Stages of Sleep

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Stages of Sleep

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Your brain is actually quite busy while you are sleeping. States of your brain activity during sleep and wakefulness result from different activating and inhibiting forces that are generated within your brain.

Sleep is a dynamic process characterized by distinct states defined by different set of brain waves. There is a dream state characterized by movement of the eyeballs even if the eyes are closed.  This is called REM or Rapid Eye Movement. The other stages are collectively called Non-REM or NREM stage and they from Stages 1 to 3 with Stage 3 being the “deepest” sleep.



  • Stage 1 is about 5% to 10% of your sleep time and this is the transition between wakefulness and sleep. At this stage, you will be easily awakened.
  • Stage 2 is about 40% to 50% of your sleep time. At this stage, your brain waves slow down with occasional bursts of rapid waves.
  • Stage 3 is about 20% of your sleep time. At this stage, extremely slow brain waves appear and you are in deep sleep where all eye and muscle movement stop.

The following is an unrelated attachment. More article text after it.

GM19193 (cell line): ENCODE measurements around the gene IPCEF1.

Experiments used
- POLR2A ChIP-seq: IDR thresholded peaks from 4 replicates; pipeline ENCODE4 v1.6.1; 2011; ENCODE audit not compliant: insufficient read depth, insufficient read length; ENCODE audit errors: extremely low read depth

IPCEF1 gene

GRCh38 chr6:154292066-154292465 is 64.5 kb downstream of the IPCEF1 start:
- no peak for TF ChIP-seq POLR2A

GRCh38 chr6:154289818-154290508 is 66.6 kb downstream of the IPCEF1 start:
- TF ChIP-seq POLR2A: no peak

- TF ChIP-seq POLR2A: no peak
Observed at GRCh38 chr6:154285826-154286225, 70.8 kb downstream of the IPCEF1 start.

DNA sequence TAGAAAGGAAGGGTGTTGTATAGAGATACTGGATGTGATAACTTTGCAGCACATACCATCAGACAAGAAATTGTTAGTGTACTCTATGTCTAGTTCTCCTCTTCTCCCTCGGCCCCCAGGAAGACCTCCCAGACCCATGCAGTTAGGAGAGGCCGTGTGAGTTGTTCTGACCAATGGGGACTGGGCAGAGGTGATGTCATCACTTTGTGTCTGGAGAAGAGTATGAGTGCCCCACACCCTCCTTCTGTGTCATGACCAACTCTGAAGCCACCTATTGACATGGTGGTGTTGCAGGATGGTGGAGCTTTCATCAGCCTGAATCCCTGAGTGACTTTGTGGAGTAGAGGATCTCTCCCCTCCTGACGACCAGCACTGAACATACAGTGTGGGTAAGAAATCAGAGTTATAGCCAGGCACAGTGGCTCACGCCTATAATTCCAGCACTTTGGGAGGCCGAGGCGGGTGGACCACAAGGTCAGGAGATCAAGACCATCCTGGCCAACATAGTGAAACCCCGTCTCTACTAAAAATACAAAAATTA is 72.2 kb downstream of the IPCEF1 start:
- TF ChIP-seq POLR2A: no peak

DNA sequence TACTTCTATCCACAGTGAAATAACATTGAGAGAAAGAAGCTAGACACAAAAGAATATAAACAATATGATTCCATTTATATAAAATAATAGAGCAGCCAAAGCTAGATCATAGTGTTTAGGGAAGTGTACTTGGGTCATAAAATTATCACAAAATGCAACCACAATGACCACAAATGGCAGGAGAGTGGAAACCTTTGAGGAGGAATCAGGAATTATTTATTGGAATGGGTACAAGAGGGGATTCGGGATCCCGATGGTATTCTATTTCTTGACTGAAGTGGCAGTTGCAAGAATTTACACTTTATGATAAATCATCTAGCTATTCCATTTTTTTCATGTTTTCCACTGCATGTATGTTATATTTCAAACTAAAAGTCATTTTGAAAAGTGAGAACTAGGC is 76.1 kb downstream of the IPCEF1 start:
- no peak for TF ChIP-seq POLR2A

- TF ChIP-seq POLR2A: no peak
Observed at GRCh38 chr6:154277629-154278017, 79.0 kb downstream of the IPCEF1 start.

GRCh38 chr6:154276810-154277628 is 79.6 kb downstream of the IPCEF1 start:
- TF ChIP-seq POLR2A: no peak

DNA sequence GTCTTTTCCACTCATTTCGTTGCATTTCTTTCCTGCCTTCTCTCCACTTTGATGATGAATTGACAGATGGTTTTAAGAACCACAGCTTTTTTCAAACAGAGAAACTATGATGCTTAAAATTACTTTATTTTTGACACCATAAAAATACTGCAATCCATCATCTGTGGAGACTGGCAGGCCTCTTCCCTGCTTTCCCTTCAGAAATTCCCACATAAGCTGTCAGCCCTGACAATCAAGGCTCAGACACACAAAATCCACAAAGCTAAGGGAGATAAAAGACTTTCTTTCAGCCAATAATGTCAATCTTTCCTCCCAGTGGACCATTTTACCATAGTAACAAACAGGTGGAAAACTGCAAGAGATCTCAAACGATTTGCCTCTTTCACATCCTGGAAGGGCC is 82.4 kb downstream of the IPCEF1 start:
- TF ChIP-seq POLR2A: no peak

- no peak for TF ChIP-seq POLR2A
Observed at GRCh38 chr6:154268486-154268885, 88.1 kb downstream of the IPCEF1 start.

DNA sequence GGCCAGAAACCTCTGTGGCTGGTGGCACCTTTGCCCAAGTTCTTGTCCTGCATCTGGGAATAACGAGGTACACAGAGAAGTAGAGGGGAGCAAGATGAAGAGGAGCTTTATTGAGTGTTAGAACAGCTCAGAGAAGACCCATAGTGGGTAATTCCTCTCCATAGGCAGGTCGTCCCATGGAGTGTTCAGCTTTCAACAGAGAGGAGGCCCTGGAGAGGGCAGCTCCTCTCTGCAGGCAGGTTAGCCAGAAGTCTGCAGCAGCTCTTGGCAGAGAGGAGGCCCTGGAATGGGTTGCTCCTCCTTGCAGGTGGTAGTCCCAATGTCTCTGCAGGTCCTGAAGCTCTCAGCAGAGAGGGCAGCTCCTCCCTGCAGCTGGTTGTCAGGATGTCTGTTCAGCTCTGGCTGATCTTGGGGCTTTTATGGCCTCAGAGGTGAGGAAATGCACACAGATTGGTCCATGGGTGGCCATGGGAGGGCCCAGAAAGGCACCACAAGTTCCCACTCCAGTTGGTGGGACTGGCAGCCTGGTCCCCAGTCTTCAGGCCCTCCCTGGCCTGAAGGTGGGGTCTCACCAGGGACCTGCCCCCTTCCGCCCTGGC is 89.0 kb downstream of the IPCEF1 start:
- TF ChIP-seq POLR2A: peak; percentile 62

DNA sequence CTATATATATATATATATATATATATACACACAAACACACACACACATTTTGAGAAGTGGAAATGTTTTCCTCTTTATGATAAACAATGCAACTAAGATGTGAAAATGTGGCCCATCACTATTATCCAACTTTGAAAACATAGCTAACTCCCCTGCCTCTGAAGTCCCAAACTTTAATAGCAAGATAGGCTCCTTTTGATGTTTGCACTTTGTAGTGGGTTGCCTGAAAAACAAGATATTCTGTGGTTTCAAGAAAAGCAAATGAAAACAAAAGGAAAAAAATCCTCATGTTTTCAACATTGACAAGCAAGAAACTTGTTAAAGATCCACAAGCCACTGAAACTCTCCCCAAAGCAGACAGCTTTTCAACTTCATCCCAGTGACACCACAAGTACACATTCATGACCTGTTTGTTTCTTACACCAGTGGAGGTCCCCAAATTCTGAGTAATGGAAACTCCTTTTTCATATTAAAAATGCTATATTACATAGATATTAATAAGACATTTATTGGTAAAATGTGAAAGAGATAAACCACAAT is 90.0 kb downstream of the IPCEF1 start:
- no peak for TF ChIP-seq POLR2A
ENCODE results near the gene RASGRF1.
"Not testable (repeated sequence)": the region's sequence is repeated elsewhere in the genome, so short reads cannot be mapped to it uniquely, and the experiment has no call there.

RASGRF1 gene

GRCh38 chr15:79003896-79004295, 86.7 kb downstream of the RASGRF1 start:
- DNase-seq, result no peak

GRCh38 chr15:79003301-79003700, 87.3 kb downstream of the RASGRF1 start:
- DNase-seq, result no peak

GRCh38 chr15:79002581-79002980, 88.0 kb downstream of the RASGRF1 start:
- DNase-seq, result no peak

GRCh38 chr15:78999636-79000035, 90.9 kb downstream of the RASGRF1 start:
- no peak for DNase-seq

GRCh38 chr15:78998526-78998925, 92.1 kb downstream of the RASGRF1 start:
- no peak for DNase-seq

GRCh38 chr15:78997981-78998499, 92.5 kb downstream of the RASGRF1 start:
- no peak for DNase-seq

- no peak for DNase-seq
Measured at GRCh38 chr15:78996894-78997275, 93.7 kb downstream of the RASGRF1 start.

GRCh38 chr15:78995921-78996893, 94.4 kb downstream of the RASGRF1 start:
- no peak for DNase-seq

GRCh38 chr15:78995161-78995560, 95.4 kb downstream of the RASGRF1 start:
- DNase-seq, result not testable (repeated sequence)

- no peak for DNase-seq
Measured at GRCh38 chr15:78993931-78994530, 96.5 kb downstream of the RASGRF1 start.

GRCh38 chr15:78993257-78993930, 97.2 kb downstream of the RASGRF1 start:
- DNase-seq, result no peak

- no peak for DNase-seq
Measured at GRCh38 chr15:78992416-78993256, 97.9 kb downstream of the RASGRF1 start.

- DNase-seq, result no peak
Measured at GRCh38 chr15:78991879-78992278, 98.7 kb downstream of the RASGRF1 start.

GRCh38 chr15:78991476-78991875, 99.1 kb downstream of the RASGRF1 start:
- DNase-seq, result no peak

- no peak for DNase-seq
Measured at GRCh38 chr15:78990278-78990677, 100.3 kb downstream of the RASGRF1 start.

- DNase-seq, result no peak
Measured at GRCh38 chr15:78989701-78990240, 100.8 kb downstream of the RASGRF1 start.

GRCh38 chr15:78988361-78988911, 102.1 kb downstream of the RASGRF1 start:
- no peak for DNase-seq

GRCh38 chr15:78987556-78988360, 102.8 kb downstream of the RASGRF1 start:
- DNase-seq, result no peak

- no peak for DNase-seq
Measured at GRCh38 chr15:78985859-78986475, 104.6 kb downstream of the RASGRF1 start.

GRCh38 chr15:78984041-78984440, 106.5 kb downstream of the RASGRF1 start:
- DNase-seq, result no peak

Follows NREM sleep, this stage is about 20% – 25% of your sleep time and occurs 4-5 times during your normal 8- to 9-hour sleep period.

Your first REM period of the night may be less than 10 minutes in duration, while the last may exceed 60 minutes. REM is usually associated with dreaming. Your eyeballs move rapidly, your heart rate and breathing become rapid and irregular, and your blood pressure rises. The muscles of your body are virtually paralyzed and your brain is highly active.

The graph below shows the electrical activity recorded in your brain during REM sleep and this is also similar to that which is recorded during wakefulness.


Source: Henry G. Raroque, MD. (2014). Lecture notes on Introduction to Sleep. The Dallas School of Neuroscience and Sleep Medicine, Texas.


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